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A hope note

‘What would the school of life have me learn from this that will make me wiser?’ Maybe that’s the most important question this side of Hurricane Ike.
I love what Winston Churchill said about Stanley Baldwin, who was the prime minister of England when Edward VIII abdicated: ‘Stanley Baldwin occasionally stumbles over the truth, but he always picks himself up and hurries on as if nothing had happened.’
Isn’t this what separates the mature from the immature, the deep from the superficial ‘ a receptivity or sensitivity to learn from experience, especially from hard times we go through?
Following a weather crisis, a ‘pregnant pause’ for insight is in order. If we don’t pause, like Stanley Baldwin, we just pick ourselves up and rush headlong into our next experience and nothing is gained. We’re like the hamster in the wheel, running hard but making no progress.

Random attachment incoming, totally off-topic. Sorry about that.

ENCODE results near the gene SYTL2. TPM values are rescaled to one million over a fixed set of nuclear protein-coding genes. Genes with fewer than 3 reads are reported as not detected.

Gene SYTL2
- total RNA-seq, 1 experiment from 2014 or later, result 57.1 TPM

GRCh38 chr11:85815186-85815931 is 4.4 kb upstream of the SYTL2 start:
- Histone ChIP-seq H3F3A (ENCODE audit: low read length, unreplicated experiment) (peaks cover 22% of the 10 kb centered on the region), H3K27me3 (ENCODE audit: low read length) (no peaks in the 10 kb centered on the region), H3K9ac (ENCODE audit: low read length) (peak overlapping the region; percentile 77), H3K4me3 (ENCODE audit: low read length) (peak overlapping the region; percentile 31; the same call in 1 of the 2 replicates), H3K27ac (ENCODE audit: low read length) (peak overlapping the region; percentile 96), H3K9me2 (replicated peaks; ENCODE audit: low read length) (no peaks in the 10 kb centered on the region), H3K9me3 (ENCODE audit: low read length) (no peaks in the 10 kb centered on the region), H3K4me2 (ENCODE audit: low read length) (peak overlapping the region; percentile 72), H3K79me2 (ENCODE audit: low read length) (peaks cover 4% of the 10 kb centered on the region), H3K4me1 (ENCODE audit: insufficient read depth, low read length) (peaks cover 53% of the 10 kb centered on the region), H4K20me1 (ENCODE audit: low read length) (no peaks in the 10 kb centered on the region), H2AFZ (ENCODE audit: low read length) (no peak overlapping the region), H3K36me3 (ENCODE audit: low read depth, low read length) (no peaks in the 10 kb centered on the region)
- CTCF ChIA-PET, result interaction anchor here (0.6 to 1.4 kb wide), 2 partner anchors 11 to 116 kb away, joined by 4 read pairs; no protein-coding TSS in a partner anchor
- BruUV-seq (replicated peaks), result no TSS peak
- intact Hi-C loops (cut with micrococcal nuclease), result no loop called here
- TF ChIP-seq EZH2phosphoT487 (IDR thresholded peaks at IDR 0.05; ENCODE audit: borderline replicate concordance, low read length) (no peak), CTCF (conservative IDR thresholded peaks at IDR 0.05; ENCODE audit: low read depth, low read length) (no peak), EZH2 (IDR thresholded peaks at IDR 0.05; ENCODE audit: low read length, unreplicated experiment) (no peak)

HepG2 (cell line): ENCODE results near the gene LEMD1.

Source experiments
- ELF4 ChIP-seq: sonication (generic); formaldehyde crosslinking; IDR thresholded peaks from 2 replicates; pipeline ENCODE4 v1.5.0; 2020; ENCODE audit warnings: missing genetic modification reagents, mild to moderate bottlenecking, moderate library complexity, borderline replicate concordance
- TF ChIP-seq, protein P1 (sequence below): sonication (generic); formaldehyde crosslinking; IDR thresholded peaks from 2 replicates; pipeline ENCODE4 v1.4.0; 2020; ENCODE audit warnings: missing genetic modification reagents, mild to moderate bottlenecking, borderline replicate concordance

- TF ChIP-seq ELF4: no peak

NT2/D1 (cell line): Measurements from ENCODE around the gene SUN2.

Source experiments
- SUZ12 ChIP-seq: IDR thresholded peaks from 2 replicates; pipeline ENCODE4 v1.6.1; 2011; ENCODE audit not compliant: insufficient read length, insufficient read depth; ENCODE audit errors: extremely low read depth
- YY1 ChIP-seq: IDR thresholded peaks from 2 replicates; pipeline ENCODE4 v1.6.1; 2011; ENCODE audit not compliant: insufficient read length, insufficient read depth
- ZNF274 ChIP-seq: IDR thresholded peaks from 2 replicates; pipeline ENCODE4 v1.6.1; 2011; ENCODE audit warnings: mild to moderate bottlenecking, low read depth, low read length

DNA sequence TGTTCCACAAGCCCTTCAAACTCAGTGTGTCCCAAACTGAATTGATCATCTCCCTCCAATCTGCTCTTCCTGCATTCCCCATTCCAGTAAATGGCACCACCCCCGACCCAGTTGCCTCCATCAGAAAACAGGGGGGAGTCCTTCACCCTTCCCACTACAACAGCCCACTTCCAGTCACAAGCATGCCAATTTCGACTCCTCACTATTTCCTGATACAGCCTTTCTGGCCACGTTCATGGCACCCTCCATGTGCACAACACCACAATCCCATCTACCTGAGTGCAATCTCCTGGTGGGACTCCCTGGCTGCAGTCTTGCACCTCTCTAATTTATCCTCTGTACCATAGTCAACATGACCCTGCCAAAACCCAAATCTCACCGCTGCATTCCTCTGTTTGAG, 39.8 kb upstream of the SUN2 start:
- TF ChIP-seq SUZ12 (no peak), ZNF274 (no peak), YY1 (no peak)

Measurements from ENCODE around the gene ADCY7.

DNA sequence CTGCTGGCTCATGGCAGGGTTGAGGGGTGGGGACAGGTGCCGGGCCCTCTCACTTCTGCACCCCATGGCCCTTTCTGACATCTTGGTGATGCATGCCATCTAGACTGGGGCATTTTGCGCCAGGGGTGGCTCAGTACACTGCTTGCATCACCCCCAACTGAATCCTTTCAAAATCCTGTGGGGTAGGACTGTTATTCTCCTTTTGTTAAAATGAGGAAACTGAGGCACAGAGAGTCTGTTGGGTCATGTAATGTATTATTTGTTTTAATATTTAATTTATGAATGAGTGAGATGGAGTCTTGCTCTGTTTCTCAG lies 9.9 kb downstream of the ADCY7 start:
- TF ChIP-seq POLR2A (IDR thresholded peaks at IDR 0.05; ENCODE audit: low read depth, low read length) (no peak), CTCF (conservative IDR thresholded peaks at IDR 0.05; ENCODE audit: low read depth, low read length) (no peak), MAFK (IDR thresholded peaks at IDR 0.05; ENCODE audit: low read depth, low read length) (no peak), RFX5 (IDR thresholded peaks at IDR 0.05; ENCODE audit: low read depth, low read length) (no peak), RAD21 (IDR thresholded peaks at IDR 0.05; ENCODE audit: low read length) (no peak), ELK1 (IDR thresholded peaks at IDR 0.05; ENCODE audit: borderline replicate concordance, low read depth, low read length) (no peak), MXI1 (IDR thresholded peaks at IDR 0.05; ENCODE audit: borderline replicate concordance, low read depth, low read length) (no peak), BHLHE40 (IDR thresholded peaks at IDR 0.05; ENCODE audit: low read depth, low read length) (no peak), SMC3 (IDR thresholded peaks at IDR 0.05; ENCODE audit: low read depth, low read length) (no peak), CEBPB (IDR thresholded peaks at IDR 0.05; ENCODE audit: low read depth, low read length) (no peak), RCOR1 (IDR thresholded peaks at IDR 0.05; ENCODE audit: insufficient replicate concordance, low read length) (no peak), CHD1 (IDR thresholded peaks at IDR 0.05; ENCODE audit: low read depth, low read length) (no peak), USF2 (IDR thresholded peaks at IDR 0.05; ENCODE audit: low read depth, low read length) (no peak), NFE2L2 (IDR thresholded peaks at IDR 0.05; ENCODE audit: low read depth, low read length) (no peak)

I’ve heard many references to a ‘precious learning experience,’ courtesy of Hurricane Ike.
‘It’s all relative. Relative to the devastation of a tsunami or (Hurricane) Katrina in New Orleans or Ike in Galveston, our week-long power outage was a little firecracker pop.’
‘I’ll never take a hot shower for granted again.’
‘With no television or lights, my family and I communicated more than we have in a long time.’
‘We keep too much food in our refrigerators and freezers and need to clean them out more often.’
‘Most people are good. My neighbor limited his own power by running cords from his generator to five other homes.’
Remember in school when a student would say, ‘That teacher’s not learning me anything’ and the parent would correct: ‘Son, the teacher can’t learn you anything. She teaches; you have to do the learning.’
Life offers teachable moments. But we have to do the learning. What did the winds of Hurricane Ike teach you?

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